3. 3. Introduction This brief provides a solution that leads to increased security and higher levels of systemic benefit for the Traveling Public, the TSA, and Airport Operators. This discussion is an American discussion about security that is acceptable to the traveling public versus an overly expensive and vast police action that uses strong-arm tactics to intimidate the average person. IP UtiliNET seeks to support Department of Homeland Security, TSA, and US Government in all efforts to protect the nations critical airports infrastructure and offers a path that reduces the current defensive posture. This briefing document is intended for public consumption as it contemplates just one of many potential scenarios that can occur at any one of the thousands of global airports.. This document points to a potential scenario or combination of events that if applied could disrupt passenger travel for days or months and undermine the trust and confidence of the flying public, it is not intended to be a threat or anything close to that. There is no ability to plan for terrorist innovation, there is only heightened traveler awareness, counter- offensive reaction to these events, and further removal of personal liberties for the purpose of assurance. This paper offers a solution that, by design is intended to converge current disparate parts and lack of identity capability into an intelligent framework. The Airport Entry Management System (AEMS) improves airport security while delivering increased operational efficiency at reduced cost. TSA will improve intelligence and be more prepared to react quickly in the event of the type of attack described in this document, and other attacks at any one of the 3300 NPIAS “watchlist” or foreign airports. The AS-IS Process TSA has interjected a classic defensive perimeter at a significant number of US and foreign airports. The perimeter takes a typical 3 tier approach and consists of; Tier 1 in which a live TSA agent obtains a mobile or paper boarding pass from an individual traveler and compares it to another form of identification. With Tier 1 approval, the passenger is then allowed to proceed to Tier 2 where baggage and certain personal items are separated and human and baggage are scanned. If an anomaly occurs at the scanner, the person or bag is detained and further searches and questioning occurs – Tier 3. Employees and Contractors are “known” entities and current requirements allow for badge and pin-code entry at the airport. This process separates the landside and terminal from the airside concourse and creates a defensive barrier to the unknown landside environments.11/22/2010 3 ©2010 IP UtiliNET LLC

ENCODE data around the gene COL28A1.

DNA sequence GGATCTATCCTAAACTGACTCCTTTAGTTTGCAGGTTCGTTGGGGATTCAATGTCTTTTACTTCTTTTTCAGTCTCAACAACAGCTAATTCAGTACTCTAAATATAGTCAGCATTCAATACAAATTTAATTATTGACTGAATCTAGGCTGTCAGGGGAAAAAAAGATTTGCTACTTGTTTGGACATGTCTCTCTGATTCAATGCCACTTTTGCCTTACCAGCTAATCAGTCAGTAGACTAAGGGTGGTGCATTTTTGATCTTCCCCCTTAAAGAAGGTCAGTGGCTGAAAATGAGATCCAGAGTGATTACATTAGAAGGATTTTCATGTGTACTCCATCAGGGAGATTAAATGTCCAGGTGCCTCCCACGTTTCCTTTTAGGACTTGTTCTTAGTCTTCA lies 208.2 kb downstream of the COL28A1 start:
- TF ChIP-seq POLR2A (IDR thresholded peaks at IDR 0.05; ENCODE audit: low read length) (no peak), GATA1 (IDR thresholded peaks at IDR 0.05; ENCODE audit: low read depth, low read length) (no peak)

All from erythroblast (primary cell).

4. 4. Suspects, Until Otherwise ProvenAirport Security is a tough business. Threats can come from any direction and there is noway to guarantee absolute safety for the traveling public. Measures to counter proventhreats must be taken, but to what end? Bombers that exit on a layover, trained pilotsflying airplanes into buildings, liquid bombs in shampoo bottles, underwear bombers,shoe bombers, PETN in toner cartridges … what next? A skullcap bomber, a prostheticbomber, liquid explosives in a colostomy bag, can bombs in the food service trolley, ….there is no end to the possibilities. With physical security, especially the type that isimplemented today, all passengers and law enforcement travelers are subjected toincreasing levels of scrutiny. All passengers and even law enforcement personnel thattransport prisoners are assumed to be guilty and treated as suspects until otherwiseproven. Airport, Airline, and Vendor services personnel are “known”. As employees theyare deemed to be “not guilty” at least until one of them becomes part of an attack onairport infrastructure.The airports security methods that are employed today are defensive in nature to includethe scanners that remove clothing. When something is detected or a passenger opts out itleads to a more intrusive physical “pat-down” which the public is now objecting to.Because there is a lack of presence awareness and a lack of concern for wait times as aresult of the security processes, the flying public is subjected to a “search and seizure”approach thatdiscriminates fromtreatments afforded toTSA and other membersof airport, airline, andcontractor staff. USCitizens and travelersentering US Airportsystems en masse areprofiled as suspects until TSA owned airport security approves concourse access.For those with intent to harm, the opportunity to do so at any one of the top 30 airports isonly a paper ticket or a commuter flight away – where security is not as intensive. Atsome point, those with intent will realize this gap, make an attempt, and cause areactionary expenditure that dwarfs the existing equipment and manpower expense. Thedilemma is that security at primary, secondary, and reliever airports must continue toincrease because the “bad” people in our world are continuing to test and attack thesystem externally as well as internally. They will and are targeting employees andencouraging their supporters to gain employment in the airport systems. They areseeking a trusted relationship that will lead to further attacks. When that happens, will theanswer be to shut down the entire system?5/23/2012 4 ©2012 All Rights Reserved, IP UtiliNET LLC